Whereas ice boats and land-sailing craft resist lateral forces with their wide stance and high-friction contact with the surface, sailboats travel through water, which provides limited resistance to side forces. In a sailboat, side forces are resisted in two ways:
All sailing craft reach a constant forward speed (VB) for a given wind speed (VT) and point of sail, when the forward driving force (FR) equals the forward resisting force (Rl). For an ice boat, the dominant forward resisting force is aerodynamic, since the coefficient of friction on smooth ice is as low as 0.02. Accordingly, high-performance ice boats are streamlined to minimize aerodynamic drag.
The approximate locus of net aerodynamic force on a craft with a single sail is the centre of effort (CE ) at the geometric centre of the sail. Filled with wind, the sail has a roughly spherical polygon shape and if the shape is stable, then the location of centre of effort is stable. On sailing craft with multiple sails, the position of centre of effort varies with the sail plan. Sail trim or airfoil profile, boat trim and point of sail also affect CE. On a given sail, the net aerodynamic force on the sail is located approximately at the maximum draught intersecting the camber of the sail and passing through a plane intersecting the centre of effort, normal to the leading edge (luff), roughly perpendicular to the chord of the sail (a straight line between the leading edge (luff)and the trailing edge (leech)). Net aerodynamic force with respect to the air stream is usually considered in reference to the direction of the apparent wind (VA) over the surface plane (ocean, land or ice) and is decomposed into lift (L), perpendicular with VA, and drag (D), in line with VA. For windsurfers, lift component vertical to the surface plane is important, because in strong winds windsurfer sails are leaned into the wind to create a vertical lifting component ( FVERT) that reduces drag on the board (hull) through the water. Note that FVERT acts downwards for boats heeling away from the wind, but is negligible under normal conditions.
Forward resistance comprises the types of drag that impede a sailboat's speed through water (or an ice boat's speed over the surface) include components of parasitic drag, consisting primarily of form drag, which arises because of the shape of the hull, and skin friction, which arises from the friction of the water (for boats) or air (for ice boats and land sailing craft) against the "skin" of the hull that is moving through it. Displacement vessels are also subject to wave resistance from the energy that goes into displacing water into waves and that is limited by hull speed, which is a function of waterline length, Wheeled vehicles' forward speed is subject to rolling friction and ice boats are subject to kinetic or sliding friction. Parasitic drag in water or air increases with the square of speed (VB2 or VA2, respectively); rolling friction increases linearly with velocity; whereas kinetic friction is normally a constant, but on ice may become reduced with speed as it transitions to lubricated friction with melting.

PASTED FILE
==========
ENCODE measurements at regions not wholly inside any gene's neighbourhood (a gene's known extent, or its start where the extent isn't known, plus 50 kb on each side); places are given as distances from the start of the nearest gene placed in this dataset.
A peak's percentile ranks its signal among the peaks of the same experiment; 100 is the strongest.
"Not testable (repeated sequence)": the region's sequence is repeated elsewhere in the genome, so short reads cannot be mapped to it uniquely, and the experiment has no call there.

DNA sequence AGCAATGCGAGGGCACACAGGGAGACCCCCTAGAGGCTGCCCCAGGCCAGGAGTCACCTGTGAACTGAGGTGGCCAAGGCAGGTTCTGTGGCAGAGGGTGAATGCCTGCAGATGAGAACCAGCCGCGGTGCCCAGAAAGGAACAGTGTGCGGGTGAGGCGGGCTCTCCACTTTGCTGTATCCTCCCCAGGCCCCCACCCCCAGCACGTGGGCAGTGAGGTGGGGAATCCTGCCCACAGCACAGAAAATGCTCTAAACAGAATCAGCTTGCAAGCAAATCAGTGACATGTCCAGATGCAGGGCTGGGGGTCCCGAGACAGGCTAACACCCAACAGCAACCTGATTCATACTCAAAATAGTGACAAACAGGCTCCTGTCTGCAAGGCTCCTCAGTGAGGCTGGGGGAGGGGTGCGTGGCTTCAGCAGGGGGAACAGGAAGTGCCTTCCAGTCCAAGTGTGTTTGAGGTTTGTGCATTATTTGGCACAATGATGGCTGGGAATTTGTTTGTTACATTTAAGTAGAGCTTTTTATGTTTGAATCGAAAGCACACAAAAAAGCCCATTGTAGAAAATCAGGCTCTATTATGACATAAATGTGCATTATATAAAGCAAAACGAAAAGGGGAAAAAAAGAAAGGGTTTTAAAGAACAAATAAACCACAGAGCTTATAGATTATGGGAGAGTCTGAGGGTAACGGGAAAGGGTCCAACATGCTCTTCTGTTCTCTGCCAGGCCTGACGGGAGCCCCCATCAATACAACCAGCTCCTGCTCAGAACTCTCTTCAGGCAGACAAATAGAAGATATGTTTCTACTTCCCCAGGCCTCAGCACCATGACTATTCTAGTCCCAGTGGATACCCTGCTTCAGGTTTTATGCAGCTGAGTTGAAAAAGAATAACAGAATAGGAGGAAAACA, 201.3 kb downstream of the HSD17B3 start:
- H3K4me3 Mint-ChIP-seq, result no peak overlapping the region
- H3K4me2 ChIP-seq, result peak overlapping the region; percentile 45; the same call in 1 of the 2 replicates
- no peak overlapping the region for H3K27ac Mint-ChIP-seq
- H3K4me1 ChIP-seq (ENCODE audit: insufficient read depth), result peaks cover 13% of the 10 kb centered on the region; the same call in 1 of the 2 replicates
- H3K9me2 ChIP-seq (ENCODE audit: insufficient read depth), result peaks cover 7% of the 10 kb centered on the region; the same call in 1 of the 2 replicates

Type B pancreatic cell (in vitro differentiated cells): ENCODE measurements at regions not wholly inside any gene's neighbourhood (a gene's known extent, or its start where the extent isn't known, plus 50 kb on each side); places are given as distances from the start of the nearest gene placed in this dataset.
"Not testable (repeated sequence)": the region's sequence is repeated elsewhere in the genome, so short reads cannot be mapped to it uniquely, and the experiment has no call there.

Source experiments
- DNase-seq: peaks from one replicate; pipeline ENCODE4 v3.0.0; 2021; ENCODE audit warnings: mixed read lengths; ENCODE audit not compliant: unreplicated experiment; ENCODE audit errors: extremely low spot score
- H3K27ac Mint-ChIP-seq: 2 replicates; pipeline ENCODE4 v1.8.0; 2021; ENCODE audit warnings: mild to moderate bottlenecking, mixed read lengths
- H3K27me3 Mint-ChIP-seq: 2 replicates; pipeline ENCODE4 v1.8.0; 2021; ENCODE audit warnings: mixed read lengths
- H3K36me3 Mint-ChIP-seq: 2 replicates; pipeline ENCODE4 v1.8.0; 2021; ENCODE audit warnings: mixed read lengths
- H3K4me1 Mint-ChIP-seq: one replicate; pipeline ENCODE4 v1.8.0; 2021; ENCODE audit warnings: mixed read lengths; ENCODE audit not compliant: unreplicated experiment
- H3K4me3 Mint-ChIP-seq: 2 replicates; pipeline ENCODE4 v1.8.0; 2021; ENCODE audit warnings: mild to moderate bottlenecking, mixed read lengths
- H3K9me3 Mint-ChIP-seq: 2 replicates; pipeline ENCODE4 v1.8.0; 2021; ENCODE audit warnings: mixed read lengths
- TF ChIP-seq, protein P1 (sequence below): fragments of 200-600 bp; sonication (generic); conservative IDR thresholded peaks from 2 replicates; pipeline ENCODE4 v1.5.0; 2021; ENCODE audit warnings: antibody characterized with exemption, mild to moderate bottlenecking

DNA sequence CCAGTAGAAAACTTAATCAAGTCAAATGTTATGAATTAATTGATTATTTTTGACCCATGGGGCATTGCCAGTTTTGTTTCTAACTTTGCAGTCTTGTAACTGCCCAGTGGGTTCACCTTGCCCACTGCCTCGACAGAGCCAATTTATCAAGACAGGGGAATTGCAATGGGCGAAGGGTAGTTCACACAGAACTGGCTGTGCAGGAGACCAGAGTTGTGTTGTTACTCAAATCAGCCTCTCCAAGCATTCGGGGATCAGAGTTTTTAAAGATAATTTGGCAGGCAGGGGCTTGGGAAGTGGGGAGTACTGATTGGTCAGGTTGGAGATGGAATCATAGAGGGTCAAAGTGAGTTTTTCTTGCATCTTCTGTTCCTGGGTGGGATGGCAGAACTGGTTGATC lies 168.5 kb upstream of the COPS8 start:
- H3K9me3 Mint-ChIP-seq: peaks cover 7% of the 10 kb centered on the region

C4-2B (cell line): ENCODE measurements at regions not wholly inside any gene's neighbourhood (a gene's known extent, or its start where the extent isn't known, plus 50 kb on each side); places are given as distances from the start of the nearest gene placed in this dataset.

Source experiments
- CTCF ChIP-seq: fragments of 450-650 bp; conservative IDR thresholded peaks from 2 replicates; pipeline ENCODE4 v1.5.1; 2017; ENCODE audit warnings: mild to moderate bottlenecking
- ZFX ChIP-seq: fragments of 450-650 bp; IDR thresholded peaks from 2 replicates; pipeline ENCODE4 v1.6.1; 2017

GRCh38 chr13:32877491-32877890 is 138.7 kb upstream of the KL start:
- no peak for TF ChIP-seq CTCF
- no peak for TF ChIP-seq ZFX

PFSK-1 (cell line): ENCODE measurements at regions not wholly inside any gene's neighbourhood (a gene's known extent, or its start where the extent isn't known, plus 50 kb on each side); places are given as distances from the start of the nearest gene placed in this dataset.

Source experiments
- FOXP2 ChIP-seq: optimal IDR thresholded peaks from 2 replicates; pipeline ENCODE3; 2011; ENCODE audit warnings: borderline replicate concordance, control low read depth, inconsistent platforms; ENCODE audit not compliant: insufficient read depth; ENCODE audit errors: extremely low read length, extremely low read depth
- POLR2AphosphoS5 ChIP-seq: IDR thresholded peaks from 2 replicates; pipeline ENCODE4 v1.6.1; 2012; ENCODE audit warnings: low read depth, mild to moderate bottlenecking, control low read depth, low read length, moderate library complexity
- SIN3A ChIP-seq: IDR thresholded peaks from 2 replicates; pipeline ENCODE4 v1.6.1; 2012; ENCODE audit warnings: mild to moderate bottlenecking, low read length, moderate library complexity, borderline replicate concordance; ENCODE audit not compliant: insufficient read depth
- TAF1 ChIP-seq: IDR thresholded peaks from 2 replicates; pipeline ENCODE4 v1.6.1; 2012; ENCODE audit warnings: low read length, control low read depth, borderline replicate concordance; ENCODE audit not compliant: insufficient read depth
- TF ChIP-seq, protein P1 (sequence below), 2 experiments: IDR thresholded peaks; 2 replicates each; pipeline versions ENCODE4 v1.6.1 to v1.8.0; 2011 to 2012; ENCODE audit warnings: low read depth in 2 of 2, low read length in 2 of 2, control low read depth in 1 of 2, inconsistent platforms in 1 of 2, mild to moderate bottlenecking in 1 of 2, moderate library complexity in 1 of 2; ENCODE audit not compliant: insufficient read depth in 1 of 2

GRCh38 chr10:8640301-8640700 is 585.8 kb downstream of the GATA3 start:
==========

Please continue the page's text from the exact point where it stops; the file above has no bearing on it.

Lateral force is a reaction supplied by the underwater shape of a sailboat, the blades of an ice boat and the wheels of a land sailing craft. Sailboats rely on keels, centerboards, and other underwater foils, including rudders, that provide lift in the lateral direction, to provide hydrodynamic lateral force (PLAT) to offset the lateral force component acting on the sail (FLAT) and minimize leeway. Such foils provide hydrodynamic lift and, for keels, ballast to offset heeling. They incorporate a wide variety of design considerations.
Sails come in a wide variety of configurations that are designed to match the capabilities of the sailing craft to be powered by them. They are designed to stay within the limitations of a craft's stability and power requirements, which are functions of hull (for boats) or chassis (for land craft) design. Sails derive power from wind that varies in time and with height above the surface. In order to do so, they are designed to adjust to the wind force for various points of sail. Both their design and method for control include means to match their lift and drag capabilities to the available apparent wind, by changing surface area, angle of attack, and curvature.
So, for a given windspeed and Hsu's recommended value of p = 0.126, one can expect G = 1.5 (a 10-knot wind might gust up to 15 knots). This, combined with changes in wind direction suggest the degree to which a sailing craft must adjust to wind gusts on a given course.
A sailing craft's motive system comprises one or more sails, supported by spars and rigging, that derive power from the wind and induce reactive force from the underbody of a sailboat or the running gear of an ice boat or land craft. Depending on the angle of attack of a set of sails with respect to the apparent wind, each sail is providing motive force to the sailing craft either from lift-dominant attached flow or drag-dominant separated flow. Additionally, sails may interact with one another to create forces that are different from the sum of the individual contributions each sail, when used alone. 041b061a72